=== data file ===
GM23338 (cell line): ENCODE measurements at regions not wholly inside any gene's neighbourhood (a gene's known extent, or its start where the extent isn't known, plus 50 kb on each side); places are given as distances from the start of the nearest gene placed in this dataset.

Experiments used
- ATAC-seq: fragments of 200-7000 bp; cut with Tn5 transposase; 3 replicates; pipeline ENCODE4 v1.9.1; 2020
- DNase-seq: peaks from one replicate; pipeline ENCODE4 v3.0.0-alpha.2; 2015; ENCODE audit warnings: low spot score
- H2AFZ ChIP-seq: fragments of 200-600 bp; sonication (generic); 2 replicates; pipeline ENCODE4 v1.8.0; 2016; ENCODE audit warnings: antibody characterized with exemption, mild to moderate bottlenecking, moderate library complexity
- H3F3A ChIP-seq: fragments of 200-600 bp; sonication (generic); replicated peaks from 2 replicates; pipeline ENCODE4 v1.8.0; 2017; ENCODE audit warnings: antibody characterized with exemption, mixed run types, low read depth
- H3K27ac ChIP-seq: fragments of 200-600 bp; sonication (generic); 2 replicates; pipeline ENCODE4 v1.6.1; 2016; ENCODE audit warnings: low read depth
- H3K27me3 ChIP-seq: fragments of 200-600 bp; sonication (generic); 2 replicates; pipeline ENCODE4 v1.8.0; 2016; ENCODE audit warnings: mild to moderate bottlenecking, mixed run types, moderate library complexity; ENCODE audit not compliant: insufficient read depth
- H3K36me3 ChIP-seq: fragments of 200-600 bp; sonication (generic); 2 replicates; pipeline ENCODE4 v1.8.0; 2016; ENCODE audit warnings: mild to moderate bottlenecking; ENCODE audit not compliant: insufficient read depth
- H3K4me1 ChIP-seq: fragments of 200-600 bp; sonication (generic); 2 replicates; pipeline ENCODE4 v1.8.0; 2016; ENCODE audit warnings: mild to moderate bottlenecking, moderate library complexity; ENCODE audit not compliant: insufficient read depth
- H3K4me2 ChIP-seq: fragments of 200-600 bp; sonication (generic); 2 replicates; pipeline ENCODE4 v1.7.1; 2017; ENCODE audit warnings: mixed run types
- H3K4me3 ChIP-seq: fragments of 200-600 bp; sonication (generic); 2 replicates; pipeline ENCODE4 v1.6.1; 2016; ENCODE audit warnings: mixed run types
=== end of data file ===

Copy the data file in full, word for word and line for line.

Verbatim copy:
GM23338 (cell line): ENCODE measurements at regions not wholly inside any gene's neighbourhood (a gene's known extent, or its start where the extent isn't known, plus 50 kb on each side); places are given as distances from the start of the nearest gene placed in this dataset.

Experiments used
- ATAC-seq: fragments of 200-7000 bp; cut with Tn5 transposase; 3 replicates; pipeline ENCODE4 v1.9.1; 2020
- DNase-seq: peaks from one replicate; pipeline ENCODE4 v3.0.0-alpha.2; 2015; ENCODE audit warnings: low spot score
- H2AFZ ChIP-seq: fragments of 200-600 bp; sonication (generic); 2 replicates; pipeline ENCODE4 v1.8.0; 2016; ENCODE audit warnings: antibody characterized with exemption, mild to moderate bottlenecking, moderate library complexity
- H3F3A ChIP-seq: fragments of 200-600 bp; sonication (generic); replicated peaks from 2 replicates; pipeline ENCODE4 v1.8.0; 2017; ENCODE audit warnings: antibody characterized with exemption, mixed run types, low read depth
- H3K27ac ChIP-seq: fragments of 200-600 bp; sonication (generic); 2 replicates; pipeline ENCODE4 v1.6.1; 2016; ENCODE audit warnings: low read depth
- H3K27me3 ChIP-seq: fragments of 200-600 bp; sonication (generic); 2 replicates; pipeline ENCODE4 v1.8.0; 2016; ENCODE audit warnings: mild to moderate bottlenecking, mixed run types, moderate library complexity; ENCODE audit not compliant: insufficient read depth
- H3K36me3 ChIP-seq: fragments of 200-600 bp; sonication (generic); 2 replicates; pipeline ENCODE4 v1.8.0; 2016; ENCODE audit warnings: mild to moderate bottlenecking; ENCODE audit not compliant: insufficient read depth
- H3K4me1 ChIP-seq: fragments of 200-600 bp; sonication (generic); 2 replicates; pipeline ENCODE4 v1.8.0; 2016; ENCODE audit warnings: mild to moderate bottlenecking, moderate library complexity; ENCODE audit not compliant: insufficient read depth
- H3K4me2 ChIP-seq: fragments of 200-600 bp; sonication (generic); 2 replicates; pipeline ENCODE4 v1.7.1; 2017; ENCODE audit warnings: mixed run types
- H3K4me3 ChIP-seq: fragments of 200-600 bp; sonication (generic); 2 replicates; pipeline ENCODE4 v1.6.1; 2016; ENCODE audit warnings: mixed run types